Polycythemia is a condition of the bone marrow. It makes too many red blood cells and platelets. Sometimes, white blood cells are affected. The increase of blood cells can cause the blood to thicken and clot.
There are many types. Each type has its own set of causes and risk factors. There is no exact cure. Early and proper care lowers the chances of serious problems.
Location of Active Bone Marrow in an Adult
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A mutation in certain genes causes polycythemia.
Your chances of polycythemia are higher:
The symptoms of polycythemia happen slowly. They differ from person to person. Some people show no signs of the condition. Polycythemia may cause:
The doctor will ask about your symptoms and health history. Polycythemia is sometimes found by chance during a routine blood test.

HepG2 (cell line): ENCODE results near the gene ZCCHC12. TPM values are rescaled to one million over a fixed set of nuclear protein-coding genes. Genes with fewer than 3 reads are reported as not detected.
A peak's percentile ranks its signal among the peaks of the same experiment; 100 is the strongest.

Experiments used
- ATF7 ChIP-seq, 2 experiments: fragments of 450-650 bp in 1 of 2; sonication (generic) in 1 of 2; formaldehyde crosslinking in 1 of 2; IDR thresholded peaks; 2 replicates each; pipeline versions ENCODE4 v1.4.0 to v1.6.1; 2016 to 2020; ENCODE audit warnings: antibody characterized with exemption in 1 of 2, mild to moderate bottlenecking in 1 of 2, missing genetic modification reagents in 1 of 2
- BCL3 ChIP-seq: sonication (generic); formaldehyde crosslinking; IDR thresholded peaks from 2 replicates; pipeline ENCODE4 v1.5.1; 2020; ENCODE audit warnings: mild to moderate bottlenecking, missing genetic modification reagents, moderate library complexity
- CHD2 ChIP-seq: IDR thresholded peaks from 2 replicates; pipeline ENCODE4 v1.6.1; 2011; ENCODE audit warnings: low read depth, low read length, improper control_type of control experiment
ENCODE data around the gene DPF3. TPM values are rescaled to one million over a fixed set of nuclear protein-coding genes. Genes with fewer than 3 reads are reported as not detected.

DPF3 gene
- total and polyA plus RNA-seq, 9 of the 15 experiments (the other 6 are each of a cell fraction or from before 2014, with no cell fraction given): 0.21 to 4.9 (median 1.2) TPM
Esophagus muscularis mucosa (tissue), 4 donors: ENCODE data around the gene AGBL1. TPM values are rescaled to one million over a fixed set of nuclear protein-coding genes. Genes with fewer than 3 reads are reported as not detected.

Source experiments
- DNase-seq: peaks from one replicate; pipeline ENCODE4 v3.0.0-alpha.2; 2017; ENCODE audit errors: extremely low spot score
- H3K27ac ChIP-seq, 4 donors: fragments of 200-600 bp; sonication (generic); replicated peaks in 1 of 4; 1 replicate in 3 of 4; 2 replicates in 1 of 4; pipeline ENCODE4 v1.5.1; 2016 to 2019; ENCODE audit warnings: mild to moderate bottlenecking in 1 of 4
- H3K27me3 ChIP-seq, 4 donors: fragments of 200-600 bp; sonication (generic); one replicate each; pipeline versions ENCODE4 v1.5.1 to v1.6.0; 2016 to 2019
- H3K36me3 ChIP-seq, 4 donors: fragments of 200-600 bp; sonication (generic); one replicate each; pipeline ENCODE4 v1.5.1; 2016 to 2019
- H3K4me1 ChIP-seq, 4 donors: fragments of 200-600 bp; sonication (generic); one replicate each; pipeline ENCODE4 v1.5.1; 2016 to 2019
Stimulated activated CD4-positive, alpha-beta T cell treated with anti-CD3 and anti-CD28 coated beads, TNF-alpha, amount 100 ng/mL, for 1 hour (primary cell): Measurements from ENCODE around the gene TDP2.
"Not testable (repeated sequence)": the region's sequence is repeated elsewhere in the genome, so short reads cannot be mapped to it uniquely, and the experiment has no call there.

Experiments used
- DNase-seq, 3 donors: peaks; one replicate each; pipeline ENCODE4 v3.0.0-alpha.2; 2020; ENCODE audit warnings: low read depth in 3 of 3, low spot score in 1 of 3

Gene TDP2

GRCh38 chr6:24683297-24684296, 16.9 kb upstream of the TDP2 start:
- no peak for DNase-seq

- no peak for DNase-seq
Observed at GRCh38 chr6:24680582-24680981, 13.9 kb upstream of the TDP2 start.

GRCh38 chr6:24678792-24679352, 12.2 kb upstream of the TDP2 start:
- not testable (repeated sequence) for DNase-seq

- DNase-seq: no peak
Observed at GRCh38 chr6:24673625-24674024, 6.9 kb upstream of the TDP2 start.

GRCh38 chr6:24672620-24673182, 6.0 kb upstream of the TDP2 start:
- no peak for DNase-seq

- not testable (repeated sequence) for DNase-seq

You may have:
The tests can show the severity of the disease. This helps guide a care plan.
Care is based on severity of the disease. The goal is to control the course of the disease. This will help with managing problems caused by blood clots or bleeding. For some, a combination of methods works best.
Care may involve:
This technique allows a person to have blood removed at times. It lowers the amount of red blood cells. Phlebotomy is done when the levels get too high.
Medicines can also help ease symptoms:
An enlarged spleen can be removed if it’s causing problems. Common problems are pain, pressure, or higher blood pressure in the liver. Your chances of certain infections are higher without a spleen.
There is no way to prevent polycythemia since the cause is unknown.
American Society of Hematology
National Heart, Lung, and Blood Institute
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Last reviewed May 2018 by
EBSCO Medical Review Board
Michael Fucci, DO, FACC
Last Updated: 7/17/2018